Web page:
How can shoulder pain be reduced after laparoscopy?

Laparoscopy, also called laparoscopy, is a closed-belly surgery in which a surgeon uses a camera, such as a laparoscope, to examine the inside of the abdomen. The surgeon may also use specific instruments to test or treat certain gynaecological conditions.

Historical dates of laparoscopy

Shoulder painSurgical laparoscopy, which involves performing surgery as if the belly were open, is different from diagnostic laparoscopy, which allows you to see inside the belly. It was Professor Palmer who invented diagnostic laparoscopy in France in 1946. It was also a Frenchman, Philippe Mouret, who invented surgical laparoscopy in 1972. This is a real technological revolution, as it allows surgery without opening the abdominal wall and reduces post-operative pain laparoscopy. This is the case of Low Impact Paracoscopy surgery. For example, in the United Kingdom, laparoscopy is a common procedure performed each year on around 250,000 women. Up to 80% of them may experience laparoscopic shoulder endoscopy (EED), which can be very painful and lead to prolonged hospital stays or even a return to hospital.

How laparoscopy is performed

Laparoscopy is performed under general anaesthesia. It allows the interior of the abdominal cavity to be visualised by means of a camera without opening the abdomen. Depending on the case, certain surgical procedures can also be performed. A surgical procedure that is less painful and less traumatic for the patient than a conventional operation. Laparoscopy also consists of reducing the pain of laparoscopy once the operation has been completed. In the case of diagnostic laparoscopy, it allows a diagnosis to be made, but also allows samples to be taken and/or surgery to be carried out on many organs such as the gall bladder, appendix, colon, ovaries, uterus, kidney, bladder, prostate, lungs and even the heart, this is called operative laparoscopy. The surgeon takes the time to explain to the patient the importance of laparoscopy to alleviate laparoscopic pain. Then, during the operation, he makes 2 to 4 small incisions of a few centimetres on the abdominal wall and breathes in carbon dioxide gas through a needle or a small hollow tube placed under the umbilicus. More info here. The purpose of using this gas is to lift the abdominal wall, push back the intestine and thus visualize the inside of the abdominal cavity. Through the incisions, surgical instruments can be introduced into the abdominal cavity: - A mini-camera a few millimetres in diameter called a laparoscope, connected to an external screen so that the surgeon can observe the organs and the inside of the abdominal cavity and face the laparoscopy pain ; - Various surgical instruments such as forceps, scissors, coagulation or lavage instruments of small size between 1 and 3 cm. These tools are used to remove tissue (biopsies), section tissue and remove tumours.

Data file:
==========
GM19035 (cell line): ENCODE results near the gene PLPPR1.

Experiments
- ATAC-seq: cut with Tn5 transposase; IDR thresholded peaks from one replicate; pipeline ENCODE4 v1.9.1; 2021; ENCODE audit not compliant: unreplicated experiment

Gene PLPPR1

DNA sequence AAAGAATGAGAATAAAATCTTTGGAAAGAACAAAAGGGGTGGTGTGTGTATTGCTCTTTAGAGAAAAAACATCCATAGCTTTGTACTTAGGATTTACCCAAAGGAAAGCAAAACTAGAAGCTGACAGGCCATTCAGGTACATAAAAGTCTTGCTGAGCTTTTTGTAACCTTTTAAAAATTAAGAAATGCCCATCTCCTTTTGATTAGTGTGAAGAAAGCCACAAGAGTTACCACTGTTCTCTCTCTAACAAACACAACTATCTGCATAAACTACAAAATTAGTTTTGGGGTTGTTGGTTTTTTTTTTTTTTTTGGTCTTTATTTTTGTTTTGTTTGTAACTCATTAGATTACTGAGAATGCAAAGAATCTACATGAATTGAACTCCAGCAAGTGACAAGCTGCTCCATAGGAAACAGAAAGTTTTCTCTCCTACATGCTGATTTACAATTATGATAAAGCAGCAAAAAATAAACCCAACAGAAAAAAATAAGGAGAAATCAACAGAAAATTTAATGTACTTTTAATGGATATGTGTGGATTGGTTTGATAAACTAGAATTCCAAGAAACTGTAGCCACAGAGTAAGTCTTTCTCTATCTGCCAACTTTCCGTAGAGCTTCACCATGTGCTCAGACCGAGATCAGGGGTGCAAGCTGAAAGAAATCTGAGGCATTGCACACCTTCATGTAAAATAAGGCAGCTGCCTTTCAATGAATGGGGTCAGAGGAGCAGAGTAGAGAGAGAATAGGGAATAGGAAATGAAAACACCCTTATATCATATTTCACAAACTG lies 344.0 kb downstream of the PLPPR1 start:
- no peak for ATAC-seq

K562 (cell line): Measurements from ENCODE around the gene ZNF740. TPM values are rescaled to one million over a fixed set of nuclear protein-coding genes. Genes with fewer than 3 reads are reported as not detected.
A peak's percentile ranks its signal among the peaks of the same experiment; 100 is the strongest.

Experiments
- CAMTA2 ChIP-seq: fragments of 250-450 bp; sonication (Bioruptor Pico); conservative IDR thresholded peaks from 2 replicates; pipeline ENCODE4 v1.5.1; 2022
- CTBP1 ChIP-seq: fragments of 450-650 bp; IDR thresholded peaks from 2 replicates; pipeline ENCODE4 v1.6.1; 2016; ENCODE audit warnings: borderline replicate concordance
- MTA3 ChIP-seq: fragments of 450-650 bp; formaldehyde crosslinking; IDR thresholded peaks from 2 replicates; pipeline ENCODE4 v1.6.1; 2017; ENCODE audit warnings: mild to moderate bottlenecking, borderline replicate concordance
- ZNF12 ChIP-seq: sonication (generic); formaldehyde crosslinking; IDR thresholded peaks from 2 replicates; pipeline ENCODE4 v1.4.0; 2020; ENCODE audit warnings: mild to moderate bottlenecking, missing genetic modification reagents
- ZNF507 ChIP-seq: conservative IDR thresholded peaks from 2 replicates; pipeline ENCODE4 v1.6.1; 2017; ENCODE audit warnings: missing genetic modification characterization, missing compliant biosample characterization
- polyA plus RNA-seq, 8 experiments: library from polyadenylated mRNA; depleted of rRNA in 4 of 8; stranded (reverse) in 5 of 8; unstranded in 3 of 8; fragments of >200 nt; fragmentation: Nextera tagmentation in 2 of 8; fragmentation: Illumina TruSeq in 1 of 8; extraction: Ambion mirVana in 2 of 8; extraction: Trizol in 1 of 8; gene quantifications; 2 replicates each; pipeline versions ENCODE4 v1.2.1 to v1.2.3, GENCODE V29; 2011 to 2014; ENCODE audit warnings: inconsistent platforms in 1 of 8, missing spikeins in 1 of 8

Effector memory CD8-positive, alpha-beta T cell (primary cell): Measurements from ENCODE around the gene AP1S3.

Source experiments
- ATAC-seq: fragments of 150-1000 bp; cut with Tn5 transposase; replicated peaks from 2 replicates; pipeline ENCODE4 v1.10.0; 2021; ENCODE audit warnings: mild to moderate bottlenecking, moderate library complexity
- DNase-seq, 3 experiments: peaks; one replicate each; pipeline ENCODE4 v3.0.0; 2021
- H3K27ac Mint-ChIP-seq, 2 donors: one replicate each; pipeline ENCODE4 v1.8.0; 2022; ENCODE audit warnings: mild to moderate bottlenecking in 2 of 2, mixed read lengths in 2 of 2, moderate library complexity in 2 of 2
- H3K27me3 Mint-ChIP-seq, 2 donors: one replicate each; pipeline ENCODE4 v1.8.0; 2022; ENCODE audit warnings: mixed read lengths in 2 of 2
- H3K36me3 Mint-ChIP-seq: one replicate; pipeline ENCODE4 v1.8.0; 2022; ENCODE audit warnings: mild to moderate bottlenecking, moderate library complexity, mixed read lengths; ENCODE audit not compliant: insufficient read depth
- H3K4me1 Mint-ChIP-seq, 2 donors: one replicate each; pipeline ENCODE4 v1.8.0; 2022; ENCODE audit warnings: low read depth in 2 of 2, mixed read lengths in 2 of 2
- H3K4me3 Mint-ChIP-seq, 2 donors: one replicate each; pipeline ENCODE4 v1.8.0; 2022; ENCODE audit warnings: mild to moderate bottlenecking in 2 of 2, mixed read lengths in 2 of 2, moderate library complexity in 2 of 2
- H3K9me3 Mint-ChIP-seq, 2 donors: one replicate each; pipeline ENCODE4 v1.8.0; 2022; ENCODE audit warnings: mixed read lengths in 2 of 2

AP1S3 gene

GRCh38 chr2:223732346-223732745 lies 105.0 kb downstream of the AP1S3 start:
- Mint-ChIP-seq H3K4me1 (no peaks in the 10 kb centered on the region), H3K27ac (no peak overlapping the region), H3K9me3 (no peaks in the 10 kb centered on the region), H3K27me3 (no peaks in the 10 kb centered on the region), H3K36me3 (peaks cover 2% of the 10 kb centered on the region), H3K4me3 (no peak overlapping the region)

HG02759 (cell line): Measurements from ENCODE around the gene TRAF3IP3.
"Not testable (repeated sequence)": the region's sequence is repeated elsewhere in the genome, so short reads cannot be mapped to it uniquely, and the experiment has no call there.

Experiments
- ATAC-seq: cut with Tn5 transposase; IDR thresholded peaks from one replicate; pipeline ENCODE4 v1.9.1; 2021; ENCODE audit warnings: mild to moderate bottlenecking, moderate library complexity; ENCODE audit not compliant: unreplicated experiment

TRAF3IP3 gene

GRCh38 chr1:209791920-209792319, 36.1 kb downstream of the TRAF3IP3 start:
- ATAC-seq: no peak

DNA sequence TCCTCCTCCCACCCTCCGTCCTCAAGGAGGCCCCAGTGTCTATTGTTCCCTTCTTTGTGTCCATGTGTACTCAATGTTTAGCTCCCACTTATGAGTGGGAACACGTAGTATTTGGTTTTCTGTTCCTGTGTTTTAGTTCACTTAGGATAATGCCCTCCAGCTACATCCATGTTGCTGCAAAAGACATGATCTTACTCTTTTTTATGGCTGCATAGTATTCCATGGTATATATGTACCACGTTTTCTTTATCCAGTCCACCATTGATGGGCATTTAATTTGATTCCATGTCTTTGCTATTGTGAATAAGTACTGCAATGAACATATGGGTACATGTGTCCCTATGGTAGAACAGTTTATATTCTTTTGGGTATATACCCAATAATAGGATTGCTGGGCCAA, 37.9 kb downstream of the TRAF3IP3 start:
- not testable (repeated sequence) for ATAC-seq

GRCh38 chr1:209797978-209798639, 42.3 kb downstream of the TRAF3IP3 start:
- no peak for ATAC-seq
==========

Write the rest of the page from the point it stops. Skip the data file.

Measures to be taken after the operation

Medical supervision is necessary for 1 or 2 hours in the recovery room after laparoscopic surgery. Carbon dioxide gas insufflated into the abdomen can cause laparoscopy pain that can reach the shoulders. This pain may occur at the time of the operation or within 24 to 48 hours afterwards. Although painkillers such as paracetamols are effective, surgery is the safest and most effective way to reduce shoulder pain. It allows us to anticipate the discomforts caused by anesthesia such as nausea, vomiting, drowsiness and abdominal pain after the surgery. Return home is possible quickly, starting on the same day. This can also take up to 4 or 5 days after the operation, depending on the purpose of the operation.

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